Storage Annual 2012
More in Store
This inaugural edition of Storage Annual 2012: More in Store is just in time to announce the opening of a new super store in the energy storage sector. It is a global super store reaching around the world. Worthy of a grand opening celebration, this new store offers more products at better price points, fulfilling crucial customer needs in both existing and new application segments. Many storage segments are well established, including automobile and laptop batteries.
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The central theme of More in Store is a broader array of storage products offering compelling economic value to new customers in both new and existing markets. Much like the period of rapid growth in the solar power sector, which expanded from an annual revenue pool of $8bn in 2004 to $42bn in 2009 (+40% CAGR), the Storage Store is driven by important transitions to stronger end-customer value propositions for many new storage products and segments.
Now is the time to claim shelf space in the grand opening of the Storage Store. More in Store identifies nine Leaders, twenty-two Potential leaders and eight Watch-list companies. Find out who these companies are so that you can implement strategies to capture value on par with the industry’s leading players.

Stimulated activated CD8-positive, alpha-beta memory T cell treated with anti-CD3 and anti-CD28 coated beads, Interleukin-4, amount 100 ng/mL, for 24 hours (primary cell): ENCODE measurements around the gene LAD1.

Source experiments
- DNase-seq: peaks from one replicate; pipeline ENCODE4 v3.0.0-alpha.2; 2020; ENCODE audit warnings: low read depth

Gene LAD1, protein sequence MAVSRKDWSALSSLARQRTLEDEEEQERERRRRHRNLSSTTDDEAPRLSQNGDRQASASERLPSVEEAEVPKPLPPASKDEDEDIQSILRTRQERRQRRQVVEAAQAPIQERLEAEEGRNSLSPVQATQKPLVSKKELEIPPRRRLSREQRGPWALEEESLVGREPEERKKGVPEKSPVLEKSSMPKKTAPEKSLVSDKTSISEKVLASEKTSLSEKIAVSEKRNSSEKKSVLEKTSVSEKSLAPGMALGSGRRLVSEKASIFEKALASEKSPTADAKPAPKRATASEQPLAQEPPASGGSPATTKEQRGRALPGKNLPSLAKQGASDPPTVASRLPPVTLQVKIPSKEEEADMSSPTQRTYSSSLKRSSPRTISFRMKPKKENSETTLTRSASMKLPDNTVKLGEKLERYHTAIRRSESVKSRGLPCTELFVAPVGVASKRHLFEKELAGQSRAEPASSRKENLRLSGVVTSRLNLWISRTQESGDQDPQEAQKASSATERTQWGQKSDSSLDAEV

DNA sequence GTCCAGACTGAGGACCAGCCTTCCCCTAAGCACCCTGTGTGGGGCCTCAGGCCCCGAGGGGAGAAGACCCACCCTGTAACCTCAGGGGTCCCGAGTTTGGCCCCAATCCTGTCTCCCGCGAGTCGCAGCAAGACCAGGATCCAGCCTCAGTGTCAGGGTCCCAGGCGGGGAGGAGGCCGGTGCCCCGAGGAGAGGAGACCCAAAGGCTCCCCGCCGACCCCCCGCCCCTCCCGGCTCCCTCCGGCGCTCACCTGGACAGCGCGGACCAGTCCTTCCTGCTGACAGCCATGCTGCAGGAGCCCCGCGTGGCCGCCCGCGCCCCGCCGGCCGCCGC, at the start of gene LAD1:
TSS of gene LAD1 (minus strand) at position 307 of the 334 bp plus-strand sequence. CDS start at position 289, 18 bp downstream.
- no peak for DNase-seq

Michael Rogol | Mayank Agrawal | Chris Bolman | Alex Fraenkel | Nana Hori | Ravi Manghani | Gregory Phipps | Scott Willhaus
- Storage Annual 2012: More in Store will enable storage sector executives, investors and analysts to understand where the value is and how to capture it.
- Explore how storage players can differentiate themselves from their competitors in a crowded market by understanding three key strategic implications detailed in this report.
- Storage Annual 2012: More in Store provides a 5-year forecast for the storage sector focusing on key drivers and their impact on volume, price, revenue, cost, operating profit and operating profit margin.
- This report delivers detailed analysis of the 2008-2016 period, covering:
- The overall sector
- 3 steps of the supply chain: Cell, module and system
- 10 technologies
- 11 application segments and products
- 20 geographic markets and market segments
- 400+ companies with nearly 40 companies profiled